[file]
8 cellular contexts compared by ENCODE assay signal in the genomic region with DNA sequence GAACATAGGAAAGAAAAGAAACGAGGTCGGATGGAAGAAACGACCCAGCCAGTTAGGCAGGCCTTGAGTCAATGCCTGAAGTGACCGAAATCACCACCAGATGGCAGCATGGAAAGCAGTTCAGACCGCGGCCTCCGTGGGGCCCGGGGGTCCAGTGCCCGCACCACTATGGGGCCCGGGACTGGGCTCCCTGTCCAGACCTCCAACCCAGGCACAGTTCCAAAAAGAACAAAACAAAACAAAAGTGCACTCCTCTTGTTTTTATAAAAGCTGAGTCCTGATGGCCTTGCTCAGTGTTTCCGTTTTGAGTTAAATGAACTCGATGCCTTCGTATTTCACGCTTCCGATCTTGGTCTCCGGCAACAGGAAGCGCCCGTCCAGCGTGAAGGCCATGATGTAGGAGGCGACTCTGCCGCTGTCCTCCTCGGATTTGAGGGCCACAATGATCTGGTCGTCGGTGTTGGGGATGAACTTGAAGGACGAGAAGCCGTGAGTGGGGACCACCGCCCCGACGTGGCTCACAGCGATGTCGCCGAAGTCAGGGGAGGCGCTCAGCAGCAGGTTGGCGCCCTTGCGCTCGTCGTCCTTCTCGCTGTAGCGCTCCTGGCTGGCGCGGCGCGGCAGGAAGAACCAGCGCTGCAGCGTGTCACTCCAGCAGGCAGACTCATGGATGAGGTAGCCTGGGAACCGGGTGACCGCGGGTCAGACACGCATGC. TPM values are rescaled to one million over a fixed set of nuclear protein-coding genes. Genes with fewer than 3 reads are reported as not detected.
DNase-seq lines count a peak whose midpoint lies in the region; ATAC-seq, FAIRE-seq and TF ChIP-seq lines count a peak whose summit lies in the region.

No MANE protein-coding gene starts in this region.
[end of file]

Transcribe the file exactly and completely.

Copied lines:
8 cellular contexts compared by ENCODE assay signal in the genomic region with DNA sequence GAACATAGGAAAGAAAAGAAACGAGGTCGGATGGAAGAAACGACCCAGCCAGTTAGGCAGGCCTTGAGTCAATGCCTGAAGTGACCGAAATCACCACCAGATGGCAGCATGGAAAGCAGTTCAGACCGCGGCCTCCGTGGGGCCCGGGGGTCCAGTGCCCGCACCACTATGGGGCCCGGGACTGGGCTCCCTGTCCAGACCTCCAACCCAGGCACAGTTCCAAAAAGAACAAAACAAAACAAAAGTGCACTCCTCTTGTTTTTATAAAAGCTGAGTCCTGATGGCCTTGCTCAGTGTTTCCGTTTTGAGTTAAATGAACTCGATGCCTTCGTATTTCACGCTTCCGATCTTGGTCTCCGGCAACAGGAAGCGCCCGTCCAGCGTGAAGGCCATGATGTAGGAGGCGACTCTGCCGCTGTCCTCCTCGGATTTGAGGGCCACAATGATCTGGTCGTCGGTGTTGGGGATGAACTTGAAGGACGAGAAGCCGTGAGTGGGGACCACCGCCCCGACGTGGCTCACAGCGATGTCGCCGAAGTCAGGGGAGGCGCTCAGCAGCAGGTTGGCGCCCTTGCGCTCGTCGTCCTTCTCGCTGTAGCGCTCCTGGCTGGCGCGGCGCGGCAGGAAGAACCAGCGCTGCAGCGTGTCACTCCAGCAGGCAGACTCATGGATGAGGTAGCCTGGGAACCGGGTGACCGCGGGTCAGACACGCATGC. TPM values are rescaled to one million over a fixed set of nuclear protein-coding genes. Genes with fewer than 3 reads are reported as not detected.
DNase-seq lines count a peak whose midpoint lies in the region; ATAC-seq, FAIRE-seq and TF ChIP-seq lines count a peak whose summit lies in the region.

No MANE protein-coding gene starts in this region.